Dear Loyal Breitbart Reader,
In the days since Breitbart’s chairman Stephen Bannon first announced he would be taking a leave of absence to helm Donald J. Trump’s presidential campaign, some have wondered how even the most august and rigorous news organization could expect to provide dispassionate coverage in such circumstances.
Fortunately, as the ombudsman of Breitbart News, I’m writing to answer a more straightforward question: how we expect to.
The short answer is that we will stay true to the same principles and values that have made Breitbart news the number one most trusted online news outlet in America, as determined by a survey conducted by Breitbart news.
First, let me acknowledge that questions of journalistic ethics can be murky—not everything is as obvious as the fact that Hillary Clinton suffers from debilitating seizures.
At the same time, I trust that our journalists are equipped to handle whatever situation may arise. It doesn’t take a Columbia Journalism School degree to know what’s right—which is good, because nobody here is in possession of such a degree.
The fact of the matter is, we’ve always been able to see and follow our organizational North Star—because pollution isn’t real and global warming is a hoax.
We remain committed to leading with our values. Our founder Andrew Breitbart used to say, “if I know two things, it’s that we have an obligation to the truth, and that Shirley Sherrod is the real racist.” That statement holds true today. She totally is.
To honor Andrew’s legacy—and to answer any outstanding questions—let me address a few concerns we’ve heard from our readers as posted in our comments section (edited to increase clarity and decrease the number of racial epithets):
1. Will Breitbart still be able to cover the 2016 race objectively?
Without a doubt.
The same hard-hitting investigative reporting practices that have driven our coverage thus far will remain at the core of everything we do. We led the charge to uncover the truth behind Hillary Clinton’s emails before Mr. Bannon left for the Trump campaign, and we will continue to do so long after he’s gone.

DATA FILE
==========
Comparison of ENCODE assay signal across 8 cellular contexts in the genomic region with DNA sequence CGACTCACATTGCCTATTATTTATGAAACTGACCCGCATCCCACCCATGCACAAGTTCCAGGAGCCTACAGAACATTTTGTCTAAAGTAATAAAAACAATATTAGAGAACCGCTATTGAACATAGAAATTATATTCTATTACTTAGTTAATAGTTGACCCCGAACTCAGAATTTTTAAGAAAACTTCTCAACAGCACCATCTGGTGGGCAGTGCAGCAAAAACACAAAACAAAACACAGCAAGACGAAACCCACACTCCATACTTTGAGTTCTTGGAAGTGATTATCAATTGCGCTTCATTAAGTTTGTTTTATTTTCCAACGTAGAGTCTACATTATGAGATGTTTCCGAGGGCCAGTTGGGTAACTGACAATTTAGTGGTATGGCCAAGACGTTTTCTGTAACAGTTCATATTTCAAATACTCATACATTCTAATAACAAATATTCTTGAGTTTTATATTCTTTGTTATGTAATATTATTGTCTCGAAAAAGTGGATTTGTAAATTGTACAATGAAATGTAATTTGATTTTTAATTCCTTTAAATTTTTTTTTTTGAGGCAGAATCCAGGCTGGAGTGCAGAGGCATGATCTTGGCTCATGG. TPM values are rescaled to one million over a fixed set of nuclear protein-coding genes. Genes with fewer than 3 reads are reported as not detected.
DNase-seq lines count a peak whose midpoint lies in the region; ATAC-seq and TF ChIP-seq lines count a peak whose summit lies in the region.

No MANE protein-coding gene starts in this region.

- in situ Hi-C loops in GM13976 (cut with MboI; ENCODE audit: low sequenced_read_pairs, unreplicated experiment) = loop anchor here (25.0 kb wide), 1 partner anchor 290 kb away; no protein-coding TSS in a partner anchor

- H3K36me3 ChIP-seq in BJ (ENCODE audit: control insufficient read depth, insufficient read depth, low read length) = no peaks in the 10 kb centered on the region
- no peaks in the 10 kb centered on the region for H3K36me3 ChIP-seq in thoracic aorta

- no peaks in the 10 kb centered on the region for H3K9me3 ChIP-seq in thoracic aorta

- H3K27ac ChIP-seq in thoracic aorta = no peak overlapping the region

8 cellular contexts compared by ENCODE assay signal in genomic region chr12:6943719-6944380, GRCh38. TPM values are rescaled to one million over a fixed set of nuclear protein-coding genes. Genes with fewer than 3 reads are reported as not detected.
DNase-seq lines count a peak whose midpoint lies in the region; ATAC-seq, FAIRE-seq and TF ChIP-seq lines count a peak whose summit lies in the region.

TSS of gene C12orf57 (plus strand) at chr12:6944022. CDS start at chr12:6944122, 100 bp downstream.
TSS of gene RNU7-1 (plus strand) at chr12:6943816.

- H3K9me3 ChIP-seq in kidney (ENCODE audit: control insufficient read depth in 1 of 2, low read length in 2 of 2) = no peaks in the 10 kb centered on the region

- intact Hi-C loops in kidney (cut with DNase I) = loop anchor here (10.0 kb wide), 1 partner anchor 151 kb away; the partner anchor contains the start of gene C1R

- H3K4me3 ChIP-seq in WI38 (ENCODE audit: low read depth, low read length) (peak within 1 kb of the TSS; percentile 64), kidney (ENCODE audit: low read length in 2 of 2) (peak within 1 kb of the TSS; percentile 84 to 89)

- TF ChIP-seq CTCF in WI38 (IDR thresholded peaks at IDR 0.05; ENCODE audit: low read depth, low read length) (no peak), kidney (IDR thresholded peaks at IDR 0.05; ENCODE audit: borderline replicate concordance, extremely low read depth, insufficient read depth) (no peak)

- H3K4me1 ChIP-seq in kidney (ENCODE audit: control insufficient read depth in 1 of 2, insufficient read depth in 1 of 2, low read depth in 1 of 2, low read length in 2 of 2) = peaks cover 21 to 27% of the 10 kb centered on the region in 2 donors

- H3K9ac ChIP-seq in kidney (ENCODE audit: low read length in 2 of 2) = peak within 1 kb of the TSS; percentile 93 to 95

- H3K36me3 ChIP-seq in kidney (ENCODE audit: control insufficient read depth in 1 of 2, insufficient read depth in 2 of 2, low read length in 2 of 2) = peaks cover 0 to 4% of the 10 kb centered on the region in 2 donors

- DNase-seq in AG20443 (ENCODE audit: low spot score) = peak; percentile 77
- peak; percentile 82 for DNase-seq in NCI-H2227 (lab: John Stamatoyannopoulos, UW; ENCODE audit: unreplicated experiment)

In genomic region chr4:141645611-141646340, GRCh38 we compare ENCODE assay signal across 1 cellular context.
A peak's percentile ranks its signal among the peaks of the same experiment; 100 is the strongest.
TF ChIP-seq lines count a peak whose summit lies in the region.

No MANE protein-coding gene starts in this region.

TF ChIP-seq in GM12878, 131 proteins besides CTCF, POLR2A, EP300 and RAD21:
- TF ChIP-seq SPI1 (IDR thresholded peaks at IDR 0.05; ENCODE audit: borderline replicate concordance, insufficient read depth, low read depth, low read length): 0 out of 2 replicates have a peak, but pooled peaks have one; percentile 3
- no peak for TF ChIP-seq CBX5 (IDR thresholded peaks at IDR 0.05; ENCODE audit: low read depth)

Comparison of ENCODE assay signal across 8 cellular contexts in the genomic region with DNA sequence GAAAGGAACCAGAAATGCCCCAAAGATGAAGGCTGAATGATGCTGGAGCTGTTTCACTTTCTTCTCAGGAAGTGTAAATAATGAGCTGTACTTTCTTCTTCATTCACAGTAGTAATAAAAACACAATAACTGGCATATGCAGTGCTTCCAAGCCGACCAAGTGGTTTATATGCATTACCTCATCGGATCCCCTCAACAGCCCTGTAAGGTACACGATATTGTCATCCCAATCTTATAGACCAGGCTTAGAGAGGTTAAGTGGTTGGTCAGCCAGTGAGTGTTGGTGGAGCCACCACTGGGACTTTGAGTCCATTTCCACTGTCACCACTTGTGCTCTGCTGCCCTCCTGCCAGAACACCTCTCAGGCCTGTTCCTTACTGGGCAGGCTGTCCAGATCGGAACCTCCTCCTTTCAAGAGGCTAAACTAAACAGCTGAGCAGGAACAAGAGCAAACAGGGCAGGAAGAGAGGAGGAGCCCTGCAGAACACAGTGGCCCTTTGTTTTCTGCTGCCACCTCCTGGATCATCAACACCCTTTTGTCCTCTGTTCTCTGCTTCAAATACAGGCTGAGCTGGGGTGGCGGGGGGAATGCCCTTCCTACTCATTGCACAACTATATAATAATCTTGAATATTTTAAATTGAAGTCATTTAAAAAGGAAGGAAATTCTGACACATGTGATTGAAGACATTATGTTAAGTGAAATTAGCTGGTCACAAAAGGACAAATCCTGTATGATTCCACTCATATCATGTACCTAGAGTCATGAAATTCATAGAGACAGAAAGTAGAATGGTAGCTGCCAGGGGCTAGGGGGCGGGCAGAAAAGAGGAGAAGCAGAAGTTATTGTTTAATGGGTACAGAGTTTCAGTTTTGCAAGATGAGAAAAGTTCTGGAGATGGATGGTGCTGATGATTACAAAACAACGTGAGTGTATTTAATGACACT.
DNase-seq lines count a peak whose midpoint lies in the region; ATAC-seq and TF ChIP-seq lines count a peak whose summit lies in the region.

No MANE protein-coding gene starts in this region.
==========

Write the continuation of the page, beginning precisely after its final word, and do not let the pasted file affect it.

You can expect from us, the same high-quality features like, “Does Hillary Clinton lean on pillows so much because of MS, or is it Parkinson’s?”, “What’s up with her cough?”, “Isn’t Rodham an Arabic name?” and “Do her hands look swollen today?”
But rest assured, our critical gaze will extend towards the Trump campaign as well. He’s still going to have to answer questions like “Will you sign my hat?”, “What’s Megyn Kelly’s problem?” and “If you could pick ten Breitbart reporters to eat dinner with, how does Thursday look?”
2. How will Bannon’s departure affect Breitbart’s editorial process?
Mr. Bannon’s temporary departure doesn’t mean that we’ll abandon the foolproof editorial process he implemented early in his tenure, a process which has drawn praise from such notable individuals as Erik Trump, Ivanka Trump, and even Donald Trump Jr.
Our staff will continue to pitch stories while standing behind a cardboard cutout of Ann Coulter, delivering their ideas in voices wrought with exasperation and disgust at both the world around them and, secretly, themselves.
Approval decisions will be made by our interim chairperson, the English teacher who saved her class from Ahmed Mohamed’s homemade clock.
Once story ideas are approved, the writers will hit the streets, taking a quote from the first person they see holding a gun.
Fact checking will continue to be provided by our team of solipsistic philosophers, who subscribe to the belief that it is impossible to verify anything but your own consciousness.
3. What about sponsored content?
Literally none of our readers are worried about a new wave of sponsored content—and what it means for the hard-hitting, objective journalism you’ve come to expect. Let me put those fears to rest.
That said, we intend to make clear the distinction between editorial content and sponsored content. For example, a story about the importance of ordering bulk freeze dried food for your bunker is editorial content. The order form at the end of that story is sponsored content.
4. Who did Benghazi?
Hillary did Benghazi.
5. Should we worry about the Trump campaign vetoing or directly editing stories?
[There’s absolutely no reason to worry, I have the best words. –Ed. DJT]
It’s our hope that this letter helps address any concerns you may have about our coverage in light of recent news. As always, thanks for choosing Breitbart while you still have a choice in the matter.